Music is language, a means of communicating those emotions that go beyond words, into the spiritual realm of being. Through performance, musicians express the deepest utterances of their soul, their innermost heartfelt emotions.
Because music goes beyond language we must first develop the ear in much the same way an infant uses their ear to gain speaking skills. Listening and training the ear to hear the subtleties of pitch, intonation, various tuning systems, sound quality and color, etc., is most important. From there, we train the hands to follow the ear by developing reliably solid basic technique.
When learning a language, developing a good vocabulary is fundamental for effective communication to occur. In viola playing, having a “good vocabulary”, or basic technique, is most essential because without absolute technical control it is difficult and frustrating to express musical intent clearly. A deficient technical command of the instrument can result in physical tension, stage anxiety, and injury. Musical intent coupled with ease of expression, is the ultimate goal in performance. Keeping this goal in the forefront of our mind, we develop the basic skills to achieve this end. In the left hand these basic skills include intonation, shifting, vibrato, articulation, rhythm, and coordination, while in the right hand basic skills involve unfaltering bow control over the basic strokes: legato, detache, martele, colle, spiccato, and combinations of these strokes. In our viola studio at CCM we cultivate these basic skills using exercises that were systematically organized by Dorothy DeLay, Masao Kawasaki, and Catharine Carroll. Emphasizing these fundamental skills is the precursor to and carries over into the scale systems, double-stopping, and etudes. Mastery of these basic techniques arms the performer with the necessary tools to convey to the audience their desired musical intent.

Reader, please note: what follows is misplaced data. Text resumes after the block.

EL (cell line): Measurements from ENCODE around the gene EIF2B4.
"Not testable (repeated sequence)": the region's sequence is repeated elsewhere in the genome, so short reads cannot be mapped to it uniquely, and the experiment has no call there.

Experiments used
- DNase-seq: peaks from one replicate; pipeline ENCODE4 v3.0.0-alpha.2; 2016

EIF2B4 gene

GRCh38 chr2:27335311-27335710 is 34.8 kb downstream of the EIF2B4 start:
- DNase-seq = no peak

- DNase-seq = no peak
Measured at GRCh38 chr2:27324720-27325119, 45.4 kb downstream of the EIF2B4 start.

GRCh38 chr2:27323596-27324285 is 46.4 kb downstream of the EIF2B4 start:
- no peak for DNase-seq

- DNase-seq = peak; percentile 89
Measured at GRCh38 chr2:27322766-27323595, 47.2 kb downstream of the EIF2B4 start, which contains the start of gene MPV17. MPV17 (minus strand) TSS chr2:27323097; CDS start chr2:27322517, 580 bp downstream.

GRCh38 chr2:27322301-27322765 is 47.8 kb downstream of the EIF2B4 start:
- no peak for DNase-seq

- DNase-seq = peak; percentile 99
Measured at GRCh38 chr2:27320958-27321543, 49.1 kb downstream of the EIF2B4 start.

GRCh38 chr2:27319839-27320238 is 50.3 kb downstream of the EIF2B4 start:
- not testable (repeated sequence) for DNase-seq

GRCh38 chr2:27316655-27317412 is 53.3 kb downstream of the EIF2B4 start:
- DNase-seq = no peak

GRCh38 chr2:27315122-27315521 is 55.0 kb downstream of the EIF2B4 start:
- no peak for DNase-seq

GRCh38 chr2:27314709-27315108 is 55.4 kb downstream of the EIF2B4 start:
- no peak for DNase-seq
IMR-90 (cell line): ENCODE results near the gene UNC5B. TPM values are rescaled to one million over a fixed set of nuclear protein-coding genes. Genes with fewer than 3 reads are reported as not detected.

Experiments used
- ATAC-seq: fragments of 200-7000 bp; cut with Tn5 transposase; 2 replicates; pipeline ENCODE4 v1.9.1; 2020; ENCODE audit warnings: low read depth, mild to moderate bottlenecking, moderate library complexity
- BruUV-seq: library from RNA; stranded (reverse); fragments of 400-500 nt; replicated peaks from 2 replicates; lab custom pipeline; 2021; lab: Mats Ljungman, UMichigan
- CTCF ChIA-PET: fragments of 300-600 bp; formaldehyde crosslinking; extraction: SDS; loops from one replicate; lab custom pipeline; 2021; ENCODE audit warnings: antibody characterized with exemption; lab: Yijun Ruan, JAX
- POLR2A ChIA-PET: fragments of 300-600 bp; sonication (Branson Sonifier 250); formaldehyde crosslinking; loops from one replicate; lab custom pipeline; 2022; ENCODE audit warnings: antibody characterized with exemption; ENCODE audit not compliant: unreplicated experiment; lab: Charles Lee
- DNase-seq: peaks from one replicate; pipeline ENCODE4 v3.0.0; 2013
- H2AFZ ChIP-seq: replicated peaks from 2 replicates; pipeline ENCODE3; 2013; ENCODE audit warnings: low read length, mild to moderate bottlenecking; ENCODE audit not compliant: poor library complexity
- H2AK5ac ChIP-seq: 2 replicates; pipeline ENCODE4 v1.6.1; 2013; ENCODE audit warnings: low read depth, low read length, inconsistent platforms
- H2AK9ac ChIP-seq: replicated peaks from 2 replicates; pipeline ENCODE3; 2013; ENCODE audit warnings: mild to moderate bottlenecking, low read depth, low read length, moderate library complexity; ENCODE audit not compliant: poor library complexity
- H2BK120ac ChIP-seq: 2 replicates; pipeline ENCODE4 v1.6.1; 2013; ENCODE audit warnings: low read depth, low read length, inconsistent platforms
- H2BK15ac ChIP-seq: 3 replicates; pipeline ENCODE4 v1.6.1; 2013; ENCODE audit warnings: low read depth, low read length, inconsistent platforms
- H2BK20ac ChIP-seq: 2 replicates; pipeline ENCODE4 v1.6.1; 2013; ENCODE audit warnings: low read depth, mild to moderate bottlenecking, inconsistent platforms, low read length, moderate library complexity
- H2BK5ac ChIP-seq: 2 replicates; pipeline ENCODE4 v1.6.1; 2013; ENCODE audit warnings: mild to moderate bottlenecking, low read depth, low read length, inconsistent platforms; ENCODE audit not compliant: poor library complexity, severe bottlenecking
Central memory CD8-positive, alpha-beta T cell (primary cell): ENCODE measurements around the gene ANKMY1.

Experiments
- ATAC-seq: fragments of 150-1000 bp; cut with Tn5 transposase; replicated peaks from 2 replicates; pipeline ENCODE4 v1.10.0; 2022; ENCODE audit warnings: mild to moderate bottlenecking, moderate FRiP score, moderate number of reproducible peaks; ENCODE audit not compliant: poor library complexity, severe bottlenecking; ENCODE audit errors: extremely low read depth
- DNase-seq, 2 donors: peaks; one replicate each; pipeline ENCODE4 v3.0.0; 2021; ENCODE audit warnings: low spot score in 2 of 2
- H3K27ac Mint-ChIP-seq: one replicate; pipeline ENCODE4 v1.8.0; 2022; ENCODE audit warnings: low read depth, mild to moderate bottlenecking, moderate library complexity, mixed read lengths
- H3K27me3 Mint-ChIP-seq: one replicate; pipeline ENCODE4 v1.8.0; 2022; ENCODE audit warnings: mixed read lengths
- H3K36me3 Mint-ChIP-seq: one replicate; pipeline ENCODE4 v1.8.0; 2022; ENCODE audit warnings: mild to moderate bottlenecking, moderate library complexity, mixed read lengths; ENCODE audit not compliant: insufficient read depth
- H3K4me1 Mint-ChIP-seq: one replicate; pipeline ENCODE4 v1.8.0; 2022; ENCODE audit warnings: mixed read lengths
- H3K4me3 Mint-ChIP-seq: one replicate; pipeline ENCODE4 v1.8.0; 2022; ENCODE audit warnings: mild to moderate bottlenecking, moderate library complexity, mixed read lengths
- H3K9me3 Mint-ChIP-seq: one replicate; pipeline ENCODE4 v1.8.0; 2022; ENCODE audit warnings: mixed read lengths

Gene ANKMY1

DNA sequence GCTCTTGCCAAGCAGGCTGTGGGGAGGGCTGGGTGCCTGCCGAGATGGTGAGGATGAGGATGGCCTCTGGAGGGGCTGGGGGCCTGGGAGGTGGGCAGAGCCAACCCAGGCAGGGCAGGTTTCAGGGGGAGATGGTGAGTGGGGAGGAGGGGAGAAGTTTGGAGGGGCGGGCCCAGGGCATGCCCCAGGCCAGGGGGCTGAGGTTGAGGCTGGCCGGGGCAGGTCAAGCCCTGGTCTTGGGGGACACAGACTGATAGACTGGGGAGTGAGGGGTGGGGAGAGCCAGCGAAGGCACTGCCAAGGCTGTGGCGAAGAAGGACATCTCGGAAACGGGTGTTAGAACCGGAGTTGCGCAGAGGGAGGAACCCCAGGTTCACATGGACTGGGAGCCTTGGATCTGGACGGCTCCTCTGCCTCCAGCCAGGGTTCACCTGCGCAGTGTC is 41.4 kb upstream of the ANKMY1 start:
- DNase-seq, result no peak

Each student is uniquely individual in every way. For example, each has their own skeletal structure, personality, musicality, etc. Our goal as teachers is to be as flexible as possible in our approach so to better address the needs of each individual student and to expand their creativity. Since no two students learn in the same way, it is not possible to approach each student with a “formula” approach, but as an individual to preserve their uniqueness.
Part of developing a students’ potential is to provide ample performance opportunity. At CCM we believe strongly in providing these opportunities to our students. We offer weekly studio class, orchestral repertoire class, guest master classes, chamber music competition, Cincinnati Chamber Circle, CCM Viola Consort, Scales Class, Bowing Class, Concerto competition, etc.
The experience and knowledge we impart on our students is structured in such a way that when they leave CCM they are self-sufficient; they become their own teacher. Ultimately, our endeavor is to assist students in developing the necessary skills to express themselves freely through the viola, to strive for excellence, and to value the process as much as the outcome.